It’s beginning to look like there are very few Democrats under the age of 45 in Iowa interested in Joe Biden’s candidacy for president.
A new New York Times and Siena College poll found the former vice president in fourth behind Sens. Elizabeth Warren (D-MA), Bernie Sanders (I-VT), and South Bend, Indiana, Mayor Pete Buttigieg. Those four, all within the margin of error of each other, were the only Democratic candidates to register double digits in the poll.
Most striking in the survey, which polled 439 likely Democratic caucus-goers in the last week of October, was that Biden pulled only 2 percent of his support from 18- to 29-year-olds, and only 3 percent from 30- to 44-year-olds. His support came almost exclusively from voters older than 45. (The Iowa poll has a small sample size, though the poll was weighted for age, race, region, turnout, gender, and education.)
This age divide in the Democratic field isn’t only in Iowa, and it isn’t a new phenomenon. It’s reflective of a larger ideological fight that transcends race as a dividing line in the Democratic Party. Younger voters — both white and nonwhite — who are typically more progressive are backing candidates like Warren and Sanders, while older Americans are sticking with Biden.
In South Carolina, Sanders leads with Democratic voters ages 18-34, and Biden’s support increases with voters’ age, according to a mid-October Post and Courier poll. In New Hampshire, a late October poll from the University of New Hampshire told the same story: 6 percent of support was from voters ages 18-34; 11 percent was from 35- to 49-year-olds.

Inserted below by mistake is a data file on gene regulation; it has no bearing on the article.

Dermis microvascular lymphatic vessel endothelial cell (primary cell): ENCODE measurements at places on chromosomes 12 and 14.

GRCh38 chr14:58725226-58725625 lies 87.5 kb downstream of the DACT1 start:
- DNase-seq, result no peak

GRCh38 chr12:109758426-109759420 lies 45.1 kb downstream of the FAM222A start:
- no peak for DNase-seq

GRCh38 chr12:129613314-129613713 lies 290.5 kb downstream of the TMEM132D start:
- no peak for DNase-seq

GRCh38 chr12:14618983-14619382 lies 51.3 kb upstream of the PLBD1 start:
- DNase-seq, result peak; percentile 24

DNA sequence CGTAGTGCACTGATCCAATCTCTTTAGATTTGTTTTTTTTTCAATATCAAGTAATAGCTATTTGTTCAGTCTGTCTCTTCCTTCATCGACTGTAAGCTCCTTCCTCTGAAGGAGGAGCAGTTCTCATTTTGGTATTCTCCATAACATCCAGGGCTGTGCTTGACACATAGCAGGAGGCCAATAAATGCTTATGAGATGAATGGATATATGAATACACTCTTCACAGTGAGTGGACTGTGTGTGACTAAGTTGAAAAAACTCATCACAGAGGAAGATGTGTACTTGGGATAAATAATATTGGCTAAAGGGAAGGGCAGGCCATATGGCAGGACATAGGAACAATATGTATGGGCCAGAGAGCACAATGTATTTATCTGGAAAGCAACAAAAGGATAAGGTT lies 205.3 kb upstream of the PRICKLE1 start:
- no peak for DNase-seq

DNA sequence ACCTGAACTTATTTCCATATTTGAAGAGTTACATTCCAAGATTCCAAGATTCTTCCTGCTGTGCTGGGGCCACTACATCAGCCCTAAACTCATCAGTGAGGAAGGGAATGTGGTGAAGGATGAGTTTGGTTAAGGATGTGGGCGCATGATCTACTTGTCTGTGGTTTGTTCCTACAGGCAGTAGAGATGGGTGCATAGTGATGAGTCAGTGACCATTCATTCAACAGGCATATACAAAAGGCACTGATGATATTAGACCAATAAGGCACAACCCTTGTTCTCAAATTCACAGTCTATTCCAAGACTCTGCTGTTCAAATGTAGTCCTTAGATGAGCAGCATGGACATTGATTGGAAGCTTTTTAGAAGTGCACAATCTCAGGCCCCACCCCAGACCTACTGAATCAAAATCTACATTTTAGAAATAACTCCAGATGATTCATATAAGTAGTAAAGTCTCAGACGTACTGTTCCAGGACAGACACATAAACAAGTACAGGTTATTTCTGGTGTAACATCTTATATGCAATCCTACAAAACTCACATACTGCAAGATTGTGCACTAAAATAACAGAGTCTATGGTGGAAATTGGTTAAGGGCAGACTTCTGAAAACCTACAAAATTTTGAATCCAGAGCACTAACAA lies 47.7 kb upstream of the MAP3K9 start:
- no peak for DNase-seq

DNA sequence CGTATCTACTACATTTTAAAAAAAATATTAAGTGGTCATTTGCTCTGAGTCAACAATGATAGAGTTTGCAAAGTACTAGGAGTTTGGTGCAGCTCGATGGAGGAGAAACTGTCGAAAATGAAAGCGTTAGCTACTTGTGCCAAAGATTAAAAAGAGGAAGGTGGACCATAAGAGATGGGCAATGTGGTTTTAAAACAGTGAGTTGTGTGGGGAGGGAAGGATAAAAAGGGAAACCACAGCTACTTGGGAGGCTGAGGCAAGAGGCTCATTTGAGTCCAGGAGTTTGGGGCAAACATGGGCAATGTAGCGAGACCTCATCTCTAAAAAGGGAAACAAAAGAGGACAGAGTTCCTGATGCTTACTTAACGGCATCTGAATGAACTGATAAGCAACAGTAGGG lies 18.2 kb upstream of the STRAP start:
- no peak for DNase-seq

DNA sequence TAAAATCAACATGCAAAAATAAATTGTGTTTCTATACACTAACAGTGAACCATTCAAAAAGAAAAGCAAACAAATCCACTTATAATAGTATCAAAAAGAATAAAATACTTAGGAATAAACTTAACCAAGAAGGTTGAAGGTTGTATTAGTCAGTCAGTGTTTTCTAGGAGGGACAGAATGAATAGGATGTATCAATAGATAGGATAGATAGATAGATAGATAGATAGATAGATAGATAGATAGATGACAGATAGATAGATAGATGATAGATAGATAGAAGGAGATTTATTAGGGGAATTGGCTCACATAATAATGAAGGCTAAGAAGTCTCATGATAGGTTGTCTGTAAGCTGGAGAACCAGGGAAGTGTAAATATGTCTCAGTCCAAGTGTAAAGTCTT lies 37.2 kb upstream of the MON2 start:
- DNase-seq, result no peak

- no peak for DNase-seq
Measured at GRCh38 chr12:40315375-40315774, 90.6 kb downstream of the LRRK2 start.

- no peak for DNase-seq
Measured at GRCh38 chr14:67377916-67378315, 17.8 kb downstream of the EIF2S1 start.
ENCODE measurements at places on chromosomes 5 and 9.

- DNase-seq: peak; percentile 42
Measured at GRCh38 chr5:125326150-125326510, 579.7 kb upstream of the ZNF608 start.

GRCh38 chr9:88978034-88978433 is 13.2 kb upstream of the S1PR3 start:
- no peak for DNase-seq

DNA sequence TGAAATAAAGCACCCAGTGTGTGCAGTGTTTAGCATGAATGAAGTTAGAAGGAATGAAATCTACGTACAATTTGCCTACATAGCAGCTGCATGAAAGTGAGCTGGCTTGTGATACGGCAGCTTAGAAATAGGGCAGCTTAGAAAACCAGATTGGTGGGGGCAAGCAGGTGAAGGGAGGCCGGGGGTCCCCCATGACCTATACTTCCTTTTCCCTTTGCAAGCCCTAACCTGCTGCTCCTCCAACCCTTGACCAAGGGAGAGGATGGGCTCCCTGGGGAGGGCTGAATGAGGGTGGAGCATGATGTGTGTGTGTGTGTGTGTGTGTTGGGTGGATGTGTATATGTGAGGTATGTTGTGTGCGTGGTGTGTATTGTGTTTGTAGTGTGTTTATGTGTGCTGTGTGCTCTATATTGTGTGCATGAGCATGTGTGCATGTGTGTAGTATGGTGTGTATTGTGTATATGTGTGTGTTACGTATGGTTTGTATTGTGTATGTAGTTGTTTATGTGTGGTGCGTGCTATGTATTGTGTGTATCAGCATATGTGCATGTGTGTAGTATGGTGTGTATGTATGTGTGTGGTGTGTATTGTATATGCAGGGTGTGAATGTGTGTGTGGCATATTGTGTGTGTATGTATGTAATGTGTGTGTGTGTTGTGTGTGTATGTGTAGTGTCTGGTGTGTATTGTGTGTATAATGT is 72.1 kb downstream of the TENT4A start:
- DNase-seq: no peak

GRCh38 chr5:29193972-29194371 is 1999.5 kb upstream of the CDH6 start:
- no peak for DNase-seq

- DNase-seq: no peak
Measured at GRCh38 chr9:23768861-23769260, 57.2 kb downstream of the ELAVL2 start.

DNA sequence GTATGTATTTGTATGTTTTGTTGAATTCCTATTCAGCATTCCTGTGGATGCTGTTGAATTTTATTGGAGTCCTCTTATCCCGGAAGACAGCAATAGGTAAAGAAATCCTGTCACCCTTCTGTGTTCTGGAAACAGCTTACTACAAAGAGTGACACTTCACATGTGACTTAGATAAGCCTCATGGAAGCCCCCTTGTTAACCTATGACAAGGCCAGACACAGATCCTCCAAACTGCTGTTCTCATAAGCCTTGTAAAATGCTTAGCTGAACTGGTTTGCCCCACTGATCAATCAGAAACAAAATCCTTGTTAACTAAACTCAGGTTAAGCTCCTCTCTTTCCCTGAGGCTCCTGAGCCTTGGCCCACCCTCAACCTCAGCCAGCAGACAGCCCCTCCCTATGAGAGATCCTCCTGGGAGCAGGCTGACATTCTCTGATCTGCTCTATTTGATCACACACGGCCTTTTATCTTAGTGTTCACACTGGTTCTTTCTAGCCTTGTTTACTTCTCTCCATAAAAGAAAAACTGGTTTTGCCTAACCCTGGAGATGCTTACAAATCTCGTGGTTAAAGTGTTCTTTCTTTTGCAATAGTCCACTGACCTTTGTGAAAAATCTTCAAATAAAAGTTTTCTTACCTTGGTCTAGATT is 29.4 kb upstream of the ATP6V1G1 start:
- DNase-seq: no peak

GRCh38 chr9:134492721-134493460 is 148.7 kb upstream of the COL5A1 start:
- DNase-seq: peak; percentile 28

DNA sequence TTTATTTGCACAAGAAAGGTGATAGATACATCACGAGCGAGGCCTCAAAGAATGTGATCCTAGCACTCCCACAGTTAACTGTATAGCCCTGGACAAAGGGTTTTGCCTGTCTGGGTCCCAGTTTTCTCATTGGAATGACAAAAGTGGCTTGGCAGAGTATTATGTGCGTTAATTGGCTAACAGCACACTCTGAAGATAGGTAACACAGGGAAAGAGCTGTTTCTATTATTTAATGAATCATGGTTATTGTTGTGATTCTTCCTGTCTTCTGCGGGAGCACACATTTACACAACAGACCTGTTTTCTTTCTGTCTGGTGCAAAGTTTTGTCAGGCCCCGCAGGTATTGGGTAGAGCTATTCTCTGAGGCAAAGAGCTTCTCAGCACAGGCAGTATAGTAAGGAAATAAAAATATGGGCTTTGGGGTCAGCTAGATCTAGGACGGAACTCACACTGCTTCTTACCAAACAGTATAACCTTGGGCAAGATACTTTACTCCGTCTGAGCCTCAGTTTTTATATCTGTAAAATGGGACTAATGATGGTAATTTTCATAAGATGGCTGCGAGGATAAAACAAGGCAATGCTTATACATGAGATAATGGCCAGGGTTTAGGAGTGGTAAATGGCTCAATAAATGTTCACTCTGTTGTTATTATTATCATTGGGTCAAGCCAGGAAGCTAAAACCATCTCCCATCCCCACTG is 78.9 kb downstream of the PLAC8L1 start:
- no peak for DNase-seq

There is a silver lining for Biden. Older voters are more likely to vote than younger voters. That’s particularly relevant in the Iowa caucuses, where voter turnout is historically low (only 171,109 people participated in the 2016 Democratic caucuses). Caucusing is an all-night affair that’s easier to participate in if you don’t have school, work, or young kids to worry about. According to the entrance polls in 2016, voters older than 45 made up 64 percent of Democratic caucus-goers.
That said, Biden is no longer the clear frontrunner in Iowa. And this could be a warning sign for the candidate whose pitch to American voters is that he’s a unifying candidate who can beat Trump. Recent polls have put him either tied with Warren or trailing behind her.
Youth voter participation is growing nationwide, a trend that rang true in Iowa in the 2018 midterms. Turning out young voters in Iowa has also been the direct focus of some campaigns, like Sanders’s, that know their support lies among the younger, more progressive base.
There’s no question that turning out these voters will be more of a focus for the more progressive candidates. But this is a clear sign that Biden’s appeal hasn’t widened past his base: older people.
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